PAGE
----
Early in the NFC Championship game, the Seattle Seahawks looked to be in big trouble against the San Francisco 49ers. On the first play of the game, Russell Wilson puts the ball on the turf and Seahawks nation has a giant sinking feeling in their gut.
By halftime, the Seahawks had done little to suggest that they were going to figure things out on offense. Isn’t it a good thing that games like this have a second half?
There were obviously more than two great plays in this game. Both teams did some spectacular things. When Seahawks fans talk about this game, they will talk about the great touchdown run by Marshawn Lynch. They will also talk about Wilson’s crazy scramble and his bomb to Doug Baldwin.
However, these two plays may be what are remembered the most.
The first was a gutsy call. Some might even call it reckless. The Seahawks are down 17-13. Fourth quarter. Fourth-and-seven. Deep ball thrown to Jermaine Kearse in traffic.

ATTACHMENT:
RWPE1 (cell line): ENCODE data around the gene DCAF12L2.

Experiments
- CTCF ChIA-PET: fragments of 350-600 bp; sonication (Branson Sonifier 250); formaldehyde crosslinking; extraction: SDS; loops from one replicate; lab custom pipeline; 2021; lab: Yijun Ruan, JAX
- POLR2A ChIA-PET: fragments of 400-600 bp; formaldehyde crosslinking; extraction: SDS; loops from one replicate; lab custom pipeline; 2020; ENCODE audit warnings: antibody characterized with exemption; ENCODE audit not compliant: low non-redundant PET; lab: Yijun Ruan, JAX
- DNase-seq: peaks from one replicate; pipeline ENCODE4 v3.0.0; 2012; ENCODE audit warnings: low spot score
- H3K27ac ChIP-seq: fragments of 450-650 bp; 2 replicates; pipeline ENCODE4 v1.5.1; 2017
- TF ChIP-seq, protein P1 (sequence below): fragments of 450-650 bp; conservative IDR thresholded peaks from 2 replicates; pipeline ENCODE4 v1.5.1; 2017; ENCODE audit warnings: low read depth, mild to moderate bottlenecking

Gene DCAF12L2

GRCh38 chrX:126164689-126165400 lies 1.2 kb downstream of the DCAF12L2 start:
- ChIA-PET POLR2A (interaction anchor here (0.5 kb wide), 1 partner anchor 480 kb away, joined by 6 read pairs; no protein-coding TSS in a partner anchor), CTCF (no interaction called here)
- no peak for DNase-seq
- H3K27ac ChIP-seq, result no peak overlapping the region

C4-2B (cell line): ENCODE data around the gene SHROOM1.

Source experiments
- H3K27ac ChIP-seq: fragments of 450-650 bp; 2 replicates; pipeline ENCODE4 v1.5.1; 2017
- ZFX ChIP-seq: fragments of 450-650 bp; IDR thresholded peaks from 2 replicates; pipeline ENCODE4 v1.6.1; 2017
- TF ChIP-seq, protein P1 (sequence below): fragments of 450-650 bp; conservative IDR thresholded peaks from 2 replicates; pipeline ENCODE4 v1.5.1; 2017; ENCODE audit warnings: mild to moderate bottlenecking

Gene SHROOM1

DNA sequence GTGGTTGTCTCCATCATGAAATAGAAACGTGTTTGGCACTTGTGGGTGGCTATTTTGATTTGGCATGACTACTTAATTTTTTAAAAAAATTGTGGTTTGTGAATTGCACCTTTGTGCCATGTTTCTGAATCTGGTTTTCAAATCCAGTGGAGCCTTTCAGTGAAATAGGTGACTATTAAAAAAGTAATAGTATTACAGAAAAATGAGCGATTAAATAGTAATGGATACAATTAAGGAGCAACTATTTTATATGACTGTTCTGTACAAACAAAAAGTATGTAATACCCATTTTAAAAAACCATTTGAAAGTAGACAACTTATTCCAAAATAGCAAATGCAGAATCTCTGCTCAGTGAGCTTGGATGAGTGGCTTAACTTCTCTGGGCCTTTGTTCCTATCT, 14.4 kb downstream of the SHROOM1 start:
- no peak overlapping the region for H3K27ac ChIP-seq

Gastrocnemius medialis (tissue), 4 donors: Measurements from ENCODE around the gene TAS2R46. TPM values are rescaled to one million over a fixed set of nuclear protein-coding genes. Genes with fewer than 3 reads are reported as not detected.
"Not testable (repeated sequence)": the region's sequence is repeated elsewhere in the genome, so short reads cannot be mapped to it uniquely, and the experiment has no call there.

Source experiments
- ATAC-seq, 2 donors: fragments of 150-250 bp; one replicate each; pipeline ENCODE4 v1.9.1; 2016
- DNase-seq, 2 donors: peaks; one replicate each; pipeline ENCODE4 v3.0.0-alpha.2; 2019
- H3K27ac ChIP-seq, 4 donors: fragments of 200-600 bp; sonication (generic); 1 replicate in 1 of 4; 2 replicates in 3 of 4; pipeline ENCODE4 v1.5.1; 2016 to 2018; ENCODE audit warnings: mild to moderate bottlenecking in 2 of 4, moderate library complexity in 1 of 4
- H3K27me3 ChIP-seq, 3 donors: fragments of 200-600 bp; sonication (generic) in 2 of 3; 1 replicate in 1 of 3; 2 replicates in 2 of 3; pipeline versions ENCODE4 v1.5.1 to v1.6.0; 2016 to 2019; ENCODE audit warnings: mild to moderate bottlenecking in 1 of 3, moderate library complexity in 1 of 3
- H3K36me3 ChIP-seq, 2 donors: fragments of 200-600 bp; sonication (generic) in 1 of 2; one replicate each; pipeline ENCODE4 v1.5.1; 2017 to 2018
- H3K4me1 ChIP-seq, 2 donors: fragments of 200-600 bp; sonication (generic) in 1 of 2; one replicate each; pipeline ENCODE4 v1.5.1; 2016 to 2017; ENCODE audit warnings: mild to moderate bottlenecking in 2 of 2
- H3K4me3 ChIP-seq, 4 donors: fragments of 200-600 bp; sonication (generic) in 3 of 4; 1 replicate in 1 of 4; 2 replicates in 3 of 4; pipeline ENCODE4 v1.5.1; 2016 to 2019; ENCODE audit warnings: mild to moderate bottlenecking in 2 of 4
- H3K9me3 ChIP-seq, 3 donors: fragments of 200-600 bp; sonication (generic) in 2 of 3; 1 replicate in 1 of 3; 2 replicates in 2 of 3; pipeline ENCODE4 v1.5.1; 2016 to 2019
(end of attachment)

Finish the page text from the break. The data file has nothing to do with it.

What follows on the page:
Then, there is the play that iced the game for the Seahawks. If you are a fan, you have seen this play a few times, but it doesn’t get old. This play could have absolutely ripped the hearts out of the Seattle faithful. If Richard Sherman jumps a split-second too early or too late, Michael Crabtree probably catches that ball. If Sherman gets flagged for pass interference, the Niners get up-close and personal with the end zone and have an opportunity to win it with no time remaining.
But, none of that happens. Sherman tips the ball, Malcolm Smith comes down with the interception, and the Seahawks start packing their bags for New York. Epic.
If the Seahawks can beat the Denver Broncos in Super Bowl XLVIII, these particular plays may be referenced for decades. Big plays, and potentially key moments in Seahawks history.